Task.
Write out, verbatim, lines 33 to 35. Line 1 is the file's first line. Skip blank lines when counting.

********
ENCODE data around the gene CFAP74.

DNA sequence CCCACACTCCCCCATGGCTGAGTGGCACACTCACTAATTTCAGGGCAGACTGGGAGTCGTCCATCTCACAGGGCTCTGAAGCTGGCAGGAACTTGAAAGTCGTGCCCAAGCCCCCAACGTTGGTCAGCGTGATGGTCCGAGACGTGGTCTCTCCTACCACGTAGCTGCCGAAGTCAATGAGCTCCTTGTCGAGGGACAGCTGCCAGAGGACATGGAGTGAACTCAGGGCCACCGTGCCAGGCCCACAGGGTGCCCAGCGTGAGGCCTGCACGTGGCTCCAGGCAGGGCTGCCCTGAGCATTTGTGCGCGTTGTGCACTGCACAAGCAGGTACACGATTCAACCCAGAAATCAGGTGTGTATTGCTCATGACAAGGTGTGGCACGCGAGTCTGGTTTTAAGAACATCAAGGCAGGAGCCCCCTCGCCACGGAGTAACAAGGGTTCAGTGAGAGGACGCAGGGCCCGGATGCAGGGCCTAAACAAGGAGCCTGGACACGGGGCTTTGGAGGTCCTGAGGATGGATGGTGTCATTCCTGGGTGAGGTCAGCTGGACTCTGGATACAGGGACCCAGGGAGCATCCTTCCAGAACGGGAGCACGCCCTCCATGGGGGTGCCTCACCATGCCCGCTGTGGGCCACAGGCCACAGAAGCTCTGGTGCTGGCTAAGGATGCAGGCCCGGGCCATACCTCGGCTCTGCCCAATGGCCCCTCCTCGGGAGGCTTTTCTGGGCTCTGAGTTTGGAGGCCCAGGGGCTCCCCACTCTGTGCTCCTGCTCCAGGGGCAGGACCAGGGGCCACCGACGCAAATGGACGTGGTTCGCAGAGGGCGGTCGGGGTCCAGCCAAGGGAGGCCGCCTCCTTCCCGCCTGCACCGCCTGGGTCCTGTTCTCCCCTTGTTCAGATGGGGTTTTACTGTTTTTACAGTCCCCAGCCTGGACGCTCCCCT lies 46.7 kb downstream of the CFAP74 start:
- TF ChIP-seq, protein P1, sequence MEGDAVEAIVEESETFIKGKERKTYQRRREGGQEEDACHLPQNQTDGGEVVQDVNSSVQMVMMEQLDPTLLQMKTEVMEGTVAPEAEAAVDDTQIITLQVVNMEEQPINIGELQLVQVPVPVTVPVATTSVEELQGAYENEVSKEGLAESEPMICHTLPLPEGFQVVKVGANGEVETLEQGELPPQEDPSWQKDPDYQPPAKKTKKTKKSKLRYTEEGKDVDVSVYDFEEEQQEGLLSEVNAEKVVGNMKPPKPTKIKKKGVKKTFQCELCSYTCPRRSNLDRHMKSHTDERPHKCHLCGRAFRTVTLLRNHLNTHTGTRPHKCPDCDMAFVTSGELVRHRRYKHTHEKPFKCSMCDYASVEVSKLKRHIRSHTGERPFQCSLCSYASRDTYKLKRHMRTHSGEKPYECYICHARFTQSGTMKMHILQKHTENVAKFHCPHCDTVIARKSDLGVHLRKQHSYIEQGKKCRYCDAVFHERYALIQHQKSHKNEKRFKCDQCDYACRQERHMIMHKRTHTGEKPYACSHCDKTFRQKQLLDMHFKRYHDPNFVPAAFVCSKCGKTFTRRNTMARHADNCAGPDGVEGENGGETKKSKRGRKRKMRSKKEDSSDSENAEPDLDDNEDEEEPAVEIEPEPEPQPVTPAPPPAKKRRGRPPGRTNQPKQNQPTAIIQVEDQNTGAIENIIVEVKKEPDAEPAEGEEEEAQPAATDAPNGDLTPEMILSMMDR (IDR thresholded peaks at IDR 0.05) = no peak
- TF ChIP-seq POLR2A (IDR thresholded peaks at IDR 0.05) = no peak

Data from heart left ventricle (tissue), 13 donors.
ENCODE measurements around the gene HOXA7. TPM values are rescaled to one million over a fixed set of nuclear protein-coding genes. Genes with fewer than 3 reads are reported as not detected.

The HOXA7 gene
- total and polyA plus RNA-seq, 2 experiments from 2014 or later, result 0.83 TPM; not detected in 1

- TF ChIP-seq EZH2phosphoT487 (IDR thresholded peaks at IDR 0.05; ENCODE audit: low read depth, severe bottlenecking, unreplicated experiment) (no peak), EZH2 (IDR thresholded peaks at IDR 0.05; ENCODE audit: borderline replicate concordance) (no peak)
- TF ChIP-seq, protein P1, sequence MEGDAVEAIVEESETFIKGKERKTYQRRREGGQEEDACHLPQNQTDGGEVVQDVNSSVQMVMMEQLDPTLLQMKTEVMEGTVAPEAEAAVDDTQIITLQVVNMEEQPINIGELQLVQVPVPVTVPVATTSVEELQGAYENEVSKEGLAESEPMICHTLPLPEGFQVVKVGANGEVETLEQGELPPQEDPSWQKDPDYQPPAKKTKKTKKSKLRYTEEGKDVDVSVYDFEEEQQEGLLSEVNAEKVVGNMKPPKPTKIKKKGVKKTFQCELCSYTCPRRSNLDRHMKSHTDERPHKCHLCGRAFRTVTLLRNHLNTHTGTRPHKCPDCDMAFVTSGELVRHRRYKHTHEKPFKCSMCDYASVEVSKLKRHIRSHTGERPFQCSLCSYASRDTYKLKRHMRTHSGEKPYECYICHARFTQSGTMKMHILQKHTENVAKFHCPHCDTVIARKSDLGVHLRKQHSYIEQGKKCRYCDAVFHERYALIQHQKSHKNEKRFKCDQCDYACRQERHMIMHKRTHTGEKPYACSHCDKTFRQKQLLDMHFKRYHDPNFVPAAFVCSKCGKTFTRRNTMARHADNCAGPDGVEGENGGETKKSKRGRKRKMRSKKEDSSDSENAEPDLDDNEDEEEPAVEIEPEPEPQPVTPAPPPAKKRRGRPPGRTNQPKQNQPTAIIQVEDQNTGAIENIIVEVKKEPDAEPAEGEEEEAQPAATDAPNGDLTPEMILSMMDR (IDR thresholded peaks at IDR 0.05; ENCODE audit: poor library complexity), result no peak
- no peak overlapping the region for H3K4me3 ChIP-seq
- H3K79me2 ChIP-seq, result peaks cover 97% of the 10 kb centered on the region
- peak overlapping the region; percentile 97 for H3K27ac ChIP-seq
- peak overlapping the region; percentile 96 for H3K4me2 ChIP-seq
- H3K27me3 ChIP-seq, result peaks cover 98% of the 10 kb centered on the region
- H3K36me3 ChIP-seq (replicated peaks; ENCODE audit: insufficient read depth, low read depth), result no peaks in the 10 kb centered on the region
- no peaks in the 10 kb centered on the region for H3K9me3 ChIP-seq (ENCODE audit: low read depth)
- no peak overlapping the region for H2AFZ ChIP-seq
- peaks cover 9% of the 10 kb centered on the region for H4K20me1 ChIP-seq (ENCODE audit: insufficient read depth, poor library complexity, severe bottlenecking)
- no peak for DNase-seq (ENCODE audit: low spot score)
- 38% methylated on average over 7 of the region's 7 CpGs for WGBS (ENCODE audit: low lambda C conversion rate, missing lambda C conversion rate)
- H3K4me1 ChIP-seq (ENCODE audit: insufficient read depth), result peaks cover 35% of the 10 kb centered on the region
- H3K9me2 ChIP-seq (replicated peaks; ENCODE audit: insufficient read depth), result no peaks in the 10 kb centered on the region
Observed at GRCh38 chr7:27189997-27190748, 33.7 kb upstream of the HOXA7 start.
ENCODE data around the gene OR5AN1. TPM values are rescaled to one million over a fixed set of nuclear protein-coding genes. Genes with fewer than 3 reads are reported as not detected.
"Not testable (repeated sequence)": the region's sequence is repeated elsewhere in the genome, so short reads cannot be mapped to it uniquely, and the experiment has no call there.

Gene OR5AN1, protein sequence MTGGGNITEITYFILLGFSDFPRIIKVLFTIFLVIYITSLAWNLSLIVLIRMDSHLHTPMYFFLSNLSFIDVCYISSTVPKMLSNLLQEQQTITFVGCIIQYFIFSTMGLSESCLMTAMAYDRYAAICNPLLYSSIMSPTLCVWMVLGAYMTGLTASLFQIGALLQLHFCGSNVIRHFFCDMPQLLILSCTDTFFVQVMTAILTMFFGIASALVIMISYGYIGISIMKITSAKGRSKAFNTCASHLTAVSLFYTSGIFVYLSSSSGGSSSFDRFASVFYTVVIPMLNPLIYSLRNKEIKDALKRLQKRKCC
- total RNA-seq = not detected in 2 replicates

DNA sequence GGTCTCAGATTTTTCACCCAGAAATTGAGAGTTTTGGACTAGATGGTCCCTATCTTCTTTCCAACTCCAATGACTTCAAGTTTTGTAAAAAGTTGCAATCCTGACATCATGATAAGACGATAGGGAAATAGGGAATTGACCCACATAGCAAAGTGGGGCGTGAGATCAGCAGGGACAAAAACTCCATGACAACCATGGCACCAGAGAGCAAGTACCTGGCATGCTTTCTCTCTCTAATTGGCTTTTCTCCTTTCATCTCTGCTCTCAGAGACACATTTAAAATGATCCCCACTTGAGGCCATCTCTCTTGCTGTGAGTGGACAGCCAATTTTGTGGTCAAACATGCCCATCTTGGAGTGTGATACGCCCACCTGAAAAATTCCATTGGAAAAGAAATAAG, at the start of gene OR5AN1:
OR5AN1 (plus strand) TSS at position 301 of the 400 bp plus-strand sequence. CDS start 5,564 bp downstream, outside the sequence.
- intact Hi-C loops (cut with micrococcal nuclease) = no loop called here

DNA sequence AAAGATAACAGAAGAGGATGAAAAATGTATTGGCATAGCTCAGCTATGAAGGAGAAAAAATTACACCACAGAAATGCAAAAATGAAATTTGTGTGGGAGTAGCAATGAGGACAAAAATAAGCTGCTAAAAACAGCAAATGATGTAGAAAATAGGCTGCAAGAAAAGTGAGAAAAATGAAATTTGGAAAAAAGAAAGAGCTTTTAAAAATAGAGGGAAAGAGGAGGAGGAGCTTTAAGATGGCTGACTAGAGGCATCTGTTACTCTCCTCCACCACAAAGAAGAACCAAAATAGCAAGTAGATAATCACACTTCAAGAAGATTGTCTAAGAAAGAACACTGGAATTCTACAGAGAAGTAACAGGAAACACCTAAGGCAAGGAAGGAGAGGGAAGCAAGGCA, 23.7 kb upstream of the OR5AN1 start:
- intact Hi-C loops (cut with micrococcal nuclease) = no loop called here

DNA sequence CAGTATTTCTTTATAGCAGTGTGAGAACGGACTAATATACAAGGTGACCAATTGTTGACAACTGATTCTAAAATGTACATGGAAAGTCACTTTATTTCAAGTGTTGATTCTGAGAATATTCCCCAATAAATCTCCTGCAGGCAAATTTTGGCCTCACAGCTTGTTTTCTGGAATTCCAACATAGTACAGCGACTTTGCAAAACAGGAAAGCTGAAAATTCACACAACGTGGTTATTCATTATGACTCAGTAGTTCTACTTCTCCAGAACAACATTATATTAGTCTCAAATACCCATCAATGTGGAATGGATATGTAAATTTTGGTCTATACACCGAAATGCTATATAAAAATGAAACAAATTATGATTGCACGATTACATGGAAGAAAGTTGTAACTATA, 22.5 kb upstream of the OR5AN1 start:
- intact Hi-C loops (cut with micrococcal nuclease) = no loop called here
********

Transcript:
- intact Hi-C loops (cut with micrococcal nuclease) = no loop called here

DNA sequence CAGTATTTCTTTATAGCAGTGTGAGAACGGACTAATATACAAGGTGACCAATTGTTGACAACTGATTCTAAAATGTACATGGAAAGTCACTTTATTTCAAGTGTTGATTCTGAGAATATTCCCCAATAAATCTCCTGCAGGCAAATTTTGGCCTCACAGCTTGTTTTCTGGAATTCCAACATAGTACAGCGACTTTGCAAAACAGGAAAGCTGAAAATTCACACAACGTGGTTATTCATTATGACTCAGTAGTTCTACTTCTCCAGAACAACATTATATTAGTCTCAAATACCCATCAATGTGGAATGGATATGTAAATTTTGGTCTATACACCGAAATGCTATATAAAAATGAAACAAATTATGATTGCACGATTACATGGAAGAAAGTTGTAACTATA, 22.5 kb upstream of the OR5AN1 start:
- intact Hi-C loops (cut with micrococcal nuclease) = no loop called here